With these premises, new strategies targeting the stromal compartment may heavily impact the clinical outcomes of HR-NB patients. This possibility drive studies aimed at better clarifying the cellular properties of TME including metabolic pathways regulating their activity. In this regard, arginase 2 (ARG2), which regulates arginine metabolism, was found to play a key role in NB proliferation and the establishment of immunosuppressive TME. In particular, a reciprocal crosstalk between cancer and immune cells occurred regulating ARG2 expression in NB cells and favoring tumor development. In contrast with most studies, Fultang and colleagues showed that NB-conditioned PBMC-derived monocytes turned into CD206neg Arg1low cells, a phenotype that the authors defined as M1-like; cells produced IL-1β and TNF-α that, in turn, stimulated ARG2 expression in NB. Accordingly, in patients with stage IV NB, the presence of an IL-1β and TNF-α enriched TME correlated with a worse prognosis. These findings suggest a clinically exploitable, immunological metabolic regulatory loop between tumor cells and myeloid cells regulating ARG2 [66]. The unusual detection of M1-like macrophages in NB specimens might further underline the complexity and heterogeneity of the human NB microenvironment and suggest that different areas of the tumors could be colonized by cells with different functional properties.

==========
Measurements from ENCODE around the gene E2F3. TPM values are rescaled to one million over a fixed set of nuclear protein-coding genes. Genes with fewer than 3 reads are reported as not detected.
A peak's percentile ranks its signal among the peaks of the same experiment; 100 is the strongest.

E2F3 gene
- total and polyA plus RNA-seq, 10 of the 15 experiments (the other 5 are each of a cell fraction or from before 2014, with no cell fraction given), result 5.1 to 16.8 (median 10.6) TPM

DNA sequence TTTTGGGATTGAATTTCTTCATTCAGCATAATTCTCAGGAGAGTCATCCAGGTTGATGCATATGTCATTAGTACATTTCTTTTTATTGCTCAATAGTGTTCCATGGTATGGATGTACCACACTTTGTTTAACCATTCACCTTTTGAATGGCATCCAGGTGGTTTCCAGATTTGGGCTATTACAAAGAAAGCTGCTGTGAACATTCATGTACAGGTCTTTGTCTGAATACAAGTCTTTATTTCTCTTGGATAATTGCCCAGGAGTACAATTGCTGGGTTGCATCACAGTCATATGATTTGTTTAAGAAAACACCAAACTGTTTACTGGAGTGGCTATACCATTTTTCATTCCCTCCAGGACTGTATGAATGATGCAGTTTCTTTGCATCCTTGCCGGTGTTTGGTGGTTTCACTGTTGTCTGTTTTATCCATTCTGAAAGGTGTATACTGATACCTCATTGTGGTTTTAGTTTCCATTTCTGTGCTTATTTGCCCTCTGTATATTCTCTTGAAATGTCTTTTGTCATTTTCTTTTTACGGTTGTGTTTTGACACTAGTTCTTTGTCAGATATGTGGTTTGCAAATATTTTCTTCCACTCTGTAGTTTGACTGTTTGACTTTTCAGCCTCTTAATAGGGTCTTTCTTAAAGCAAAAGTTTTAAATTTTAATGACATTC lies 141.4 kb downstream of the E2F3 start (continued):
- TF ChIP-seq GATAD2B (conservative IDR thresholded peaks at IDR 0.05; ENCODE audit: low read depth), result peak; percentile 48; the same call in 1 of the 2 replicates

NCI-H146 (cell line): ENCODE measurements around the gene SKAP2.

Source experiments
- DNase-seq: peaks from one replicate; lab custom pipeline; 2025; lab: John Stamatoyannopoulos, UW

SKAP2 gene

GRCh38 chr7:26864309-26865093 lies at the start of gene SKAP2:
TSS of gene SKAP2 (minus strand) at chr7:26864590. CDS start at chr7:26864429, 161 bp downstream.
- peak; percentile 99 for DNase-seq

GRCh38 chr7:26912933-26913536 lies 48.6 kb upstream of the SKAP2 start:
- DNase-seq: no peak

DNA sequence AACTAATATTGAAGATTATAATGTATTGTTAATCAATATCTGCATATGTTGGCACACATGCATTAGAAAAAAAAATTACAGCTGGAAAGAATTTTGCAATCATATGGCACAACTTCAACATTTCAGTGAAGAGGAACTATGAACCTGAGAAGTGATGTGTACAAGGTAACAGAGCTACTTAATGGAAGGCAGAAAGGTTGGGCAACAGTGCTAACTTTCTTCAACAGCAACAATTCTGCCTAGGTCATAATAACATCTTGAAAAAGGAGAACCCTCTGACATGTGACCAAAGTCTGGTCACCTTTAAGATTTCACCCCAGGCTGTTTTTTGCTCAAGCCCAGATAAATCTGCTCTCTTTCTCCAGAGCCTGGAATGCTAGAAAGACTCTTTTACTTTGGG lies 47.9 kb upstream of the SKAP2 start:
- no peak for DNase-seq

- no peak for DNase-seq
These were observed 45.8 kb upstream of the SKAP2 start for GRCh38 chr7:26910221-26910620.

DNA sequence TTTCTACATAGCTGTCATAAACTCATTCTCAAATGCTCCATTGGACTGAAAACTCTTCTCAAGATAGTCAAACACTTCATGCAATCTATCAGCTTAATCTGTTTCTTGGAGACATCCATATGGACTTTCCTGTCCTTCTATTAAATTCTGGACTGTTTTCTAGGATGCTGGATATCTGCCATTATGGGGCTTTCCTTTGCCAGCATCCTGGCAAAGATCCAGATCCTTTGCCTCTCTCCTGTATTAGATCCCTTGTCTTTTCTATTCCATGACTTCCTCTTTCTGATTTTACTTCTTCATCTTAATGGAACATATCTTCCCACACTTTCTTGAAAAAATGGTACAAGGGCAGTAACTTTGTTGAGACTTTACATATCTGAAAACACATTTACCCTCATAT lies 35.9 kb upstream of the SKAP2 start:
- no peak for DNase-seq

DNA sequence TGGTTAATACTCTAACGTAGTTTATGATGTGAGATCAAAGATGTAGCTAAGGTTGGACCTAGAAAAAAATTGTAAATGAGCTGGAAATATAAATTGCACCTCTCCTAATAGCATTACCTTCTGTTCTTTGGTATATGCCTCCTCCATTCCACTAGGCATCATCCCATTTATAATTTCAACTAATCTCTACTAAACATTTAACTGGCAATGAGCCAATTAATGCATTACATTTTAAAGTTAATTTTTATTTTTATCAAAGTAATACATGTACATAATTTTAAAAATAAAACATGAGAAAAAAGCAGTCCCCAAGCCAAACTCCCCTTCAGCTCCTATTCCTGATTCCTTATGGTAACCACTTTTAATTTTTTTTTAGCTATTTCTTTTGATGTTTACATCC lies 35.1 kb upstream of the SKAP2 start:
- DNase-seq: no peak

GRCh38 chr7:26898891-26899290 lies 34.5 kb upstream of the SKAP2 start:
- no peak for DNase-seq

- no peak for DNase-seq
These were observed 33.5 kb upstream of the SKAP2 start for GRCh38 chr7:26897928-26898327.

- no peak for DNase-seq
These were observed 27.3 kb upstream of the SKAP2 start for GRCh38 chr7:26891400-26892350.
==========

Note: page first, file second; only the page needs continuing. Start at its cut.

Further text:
Regarding lipidic metabolism, the fatty acid binding protein 4 (FABP4) expression in TAMs was associated with advanced clinical stages and adverse NB histology. Invasion, migration, and growth of NB were all accelerated by FABP4pos macrophages. In macrophages, FABP4 physically interacted with ATP Synthase B (ATPB), leading to its ubiquitination with the reduction of ATP levels, deactivation of the NF-κB/RelA-IL-1α pathway, and reprogramming towards an anti-inflammatory phenotype. Thus, FABP4 could be considered a new functional marker of protumor TAMs in NB, and a possible target in immunotherapeutic approaches [67].